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· Just another modeller
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QUOTE (zmil @ 22 Jun 2008, 11:19) <{POST_SNAPBACK}>I have converted a fair few old locomotives ,mainly Fleischmann and Roco
The 70's Fleischmann Locomotives have the motor body electrically connected to the -ve motor terminal
and in most cases to the chassis.The chassis is the conductor for the lighting circuit.
Easy fixed for DCC conversion by the fitting of a replacement motor shield which is insulated (Flm part no 504730)

My question is .

With the Electric Locomotives , that have a working pantograph pick up system , the motor electricals are reversed.The positive motor terminal is electrically connected to the body of the motor , but the motor bogie has no electrical connection to the track. The wheels are insulted from the axles.Power pickups from this bogie are on the +ve side but are connected to the switch for selecting Pantograph power or Track Power.I hope I have described that OK

When converting to DCC -Disconnect any power pickup from the pantograph.Motor isolated from any track power pickup etc.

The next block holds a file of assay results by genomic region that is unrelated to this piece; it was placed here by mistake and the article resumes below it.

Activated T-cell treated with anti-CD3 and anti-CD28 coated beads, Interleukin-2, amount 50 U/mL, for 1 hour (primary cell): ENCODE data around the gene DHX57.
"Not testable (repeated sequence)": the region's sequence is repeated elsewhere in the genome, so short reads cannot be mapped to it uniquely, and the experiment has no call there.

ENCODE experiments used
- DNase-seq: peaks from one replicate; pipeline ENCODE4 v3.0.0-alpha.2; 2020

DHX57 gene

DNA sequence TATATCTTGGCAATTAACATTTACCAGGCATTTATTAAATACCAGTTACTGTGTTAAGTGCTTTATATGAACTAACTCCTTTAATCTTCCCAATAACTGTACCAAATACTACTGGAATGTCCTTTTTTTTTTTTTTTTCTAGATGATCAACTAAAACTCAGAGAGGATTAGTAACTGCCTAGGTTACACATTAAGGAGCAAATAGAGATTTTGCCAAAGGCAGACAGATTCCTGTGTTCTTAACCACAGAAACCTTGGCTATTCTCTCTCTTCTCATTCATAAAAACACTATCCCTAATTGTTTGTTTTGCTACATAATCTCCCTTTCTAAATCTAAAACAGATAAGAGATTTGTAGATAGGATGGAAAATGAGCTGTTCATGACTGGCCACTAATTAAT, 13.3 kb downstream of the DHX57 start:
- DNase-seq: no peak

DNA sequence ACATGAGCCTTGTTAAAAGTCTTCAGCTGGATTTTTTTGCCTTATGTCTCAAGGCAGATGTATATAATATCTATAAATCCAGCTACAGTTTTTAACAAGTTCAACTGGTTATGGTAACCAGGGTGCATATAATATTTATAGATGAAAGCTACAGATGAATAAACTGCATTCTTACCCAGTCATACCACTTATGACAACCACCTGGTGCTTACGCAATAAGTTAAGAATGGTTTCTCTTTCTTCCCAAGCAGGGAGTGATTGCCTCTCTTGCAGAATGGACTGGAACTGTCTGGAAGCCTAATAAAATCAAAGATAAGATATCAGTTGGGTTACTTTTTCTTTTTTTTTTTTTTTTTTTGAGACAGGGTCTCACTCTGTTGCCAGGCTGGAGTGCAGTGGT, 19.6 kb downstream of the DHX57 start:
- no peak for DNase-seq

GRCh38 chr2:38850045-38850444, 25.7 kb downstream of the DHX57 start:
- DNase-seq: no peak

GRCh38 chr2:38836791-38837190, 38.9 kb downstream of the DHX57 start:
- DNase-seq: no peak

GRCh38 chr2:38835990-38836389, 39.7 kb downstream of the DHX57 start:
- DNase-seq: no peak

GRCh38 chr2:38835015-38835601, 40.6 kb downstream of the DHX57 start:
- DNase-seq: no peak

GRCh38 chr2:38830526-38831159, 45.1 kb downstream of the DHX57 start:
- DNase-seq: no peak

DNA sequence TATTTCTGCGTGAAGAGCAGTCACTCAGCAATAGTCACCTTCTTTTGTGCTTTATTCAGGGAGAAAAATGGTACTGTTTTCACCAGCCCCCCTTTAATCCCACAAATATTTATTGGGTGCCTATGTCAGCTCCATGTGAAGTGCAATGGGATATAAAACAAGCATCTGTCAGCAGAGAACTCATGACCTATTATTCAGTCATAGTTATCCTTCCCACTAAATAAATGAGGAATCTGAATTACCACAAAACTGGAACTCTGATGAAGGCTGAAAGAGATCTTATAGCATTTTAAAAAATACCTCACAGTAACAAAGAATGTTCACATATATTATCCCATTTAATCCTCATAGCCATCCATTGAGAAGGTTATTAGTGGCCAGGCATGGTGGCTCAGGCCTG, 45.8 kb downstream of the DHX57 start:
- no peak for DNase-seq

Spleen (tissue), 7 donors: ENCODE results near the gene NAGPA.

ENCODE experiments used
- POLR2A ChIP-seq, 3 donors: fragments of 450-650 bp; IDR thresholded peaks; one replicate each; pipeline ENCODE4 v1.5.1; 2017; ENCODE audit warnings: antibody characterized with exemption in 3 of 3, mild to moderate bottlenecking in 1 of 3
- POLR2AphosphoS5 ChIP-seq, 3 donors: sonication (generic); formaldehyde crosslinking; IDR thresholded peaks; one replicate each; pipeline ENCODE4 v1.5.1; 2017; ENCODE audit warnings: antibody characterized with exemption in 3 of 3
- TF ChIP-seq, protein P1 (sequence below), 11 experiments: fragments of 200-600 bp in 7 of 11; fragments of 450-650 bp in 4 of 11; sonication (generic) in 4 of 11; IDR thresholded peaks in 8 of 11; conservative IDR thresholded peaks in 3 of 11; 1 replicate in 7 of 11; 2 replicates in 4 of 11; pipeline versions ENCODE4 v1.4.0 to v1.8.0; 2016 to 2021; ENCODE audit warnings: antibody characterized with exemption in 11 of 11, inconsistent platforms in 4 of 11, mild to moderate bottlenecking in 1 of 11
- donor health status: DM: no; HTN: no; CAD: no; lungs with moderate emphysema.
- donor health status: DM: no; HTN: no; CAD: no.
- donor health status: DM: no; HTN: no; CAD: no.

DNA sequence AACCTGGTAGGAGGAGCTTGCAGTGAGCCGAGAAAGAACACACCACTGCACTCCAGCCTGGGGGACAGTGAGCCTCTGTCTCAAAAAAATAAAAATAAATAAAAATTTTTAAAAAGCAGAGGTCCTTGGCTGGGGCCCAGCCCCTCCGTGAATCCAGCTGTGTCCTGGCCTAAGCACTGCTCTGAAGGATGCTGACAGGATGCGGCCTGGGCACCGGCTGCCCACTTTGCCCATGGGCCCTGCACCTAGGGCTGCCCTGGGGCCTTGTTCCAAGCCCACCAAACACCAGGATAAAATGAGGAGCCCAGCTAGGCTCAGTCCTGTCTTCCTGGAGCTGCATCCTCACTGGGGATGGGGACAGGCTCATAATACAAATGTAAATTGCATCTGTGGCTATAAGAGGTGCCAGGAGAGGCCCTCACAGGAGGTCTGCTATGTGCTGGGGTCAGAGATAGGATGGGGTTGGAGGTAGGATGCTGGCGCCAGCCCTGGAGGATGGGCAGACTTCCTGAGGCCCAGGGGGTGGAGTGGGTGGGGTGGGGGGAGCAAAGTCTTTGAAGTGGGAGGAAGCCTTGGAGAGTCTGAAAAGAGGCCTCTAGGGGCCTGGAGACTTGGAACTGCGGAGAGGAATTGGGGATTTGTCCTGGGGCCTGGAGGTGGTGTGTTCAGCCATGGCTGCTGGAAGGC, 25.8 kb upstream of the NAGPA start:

The questionable bit!

The Orange wire from the Decoder +ve connection of the motor (to save $17 + Frt) not using the insulted motor shield.The motor body is now electrically connected to the Orange wire. I have made sure that any metal component Cannot accidentally contact the motor (insulated the weights etc) The metal chassis is connected to the -ve side of the power pickup to run the lights with the original connections on half wave power.

I have 3 E Loks that have been done this way with no grief - So Far

Should I leave them as they are or should I use the Insulated motor shield?

***The risk is up to you: I would never do this with a clients locomotive.... or one of my own. Murphys law is too often proven right.

What you are doing is technically correct but practically risky to a degree.... The decision is yours.

A similar catch 22 can exist with older US Brass where pickup is shared by chassis/live wheels one side of the loco and other side of the tender, with an insulated drawbar between them... if two are coupled using metal couplers then a loco to loco short can happen... I've actually seen a Kadee red hot because of this problem!

With your current method it does of course work but you are at a much higher risk of decoder death.... ie:

(1) Any derailment that connects body/chassis to track in any way will possibly damage the decoder (orange touches track power).
(2) Any metal part of one locomotive wired conventionally touches a metal part of a non-conventionally wired locomotive (ie buffer to buffer) and a path will possibly exist from track to orange wire.

Kind regards
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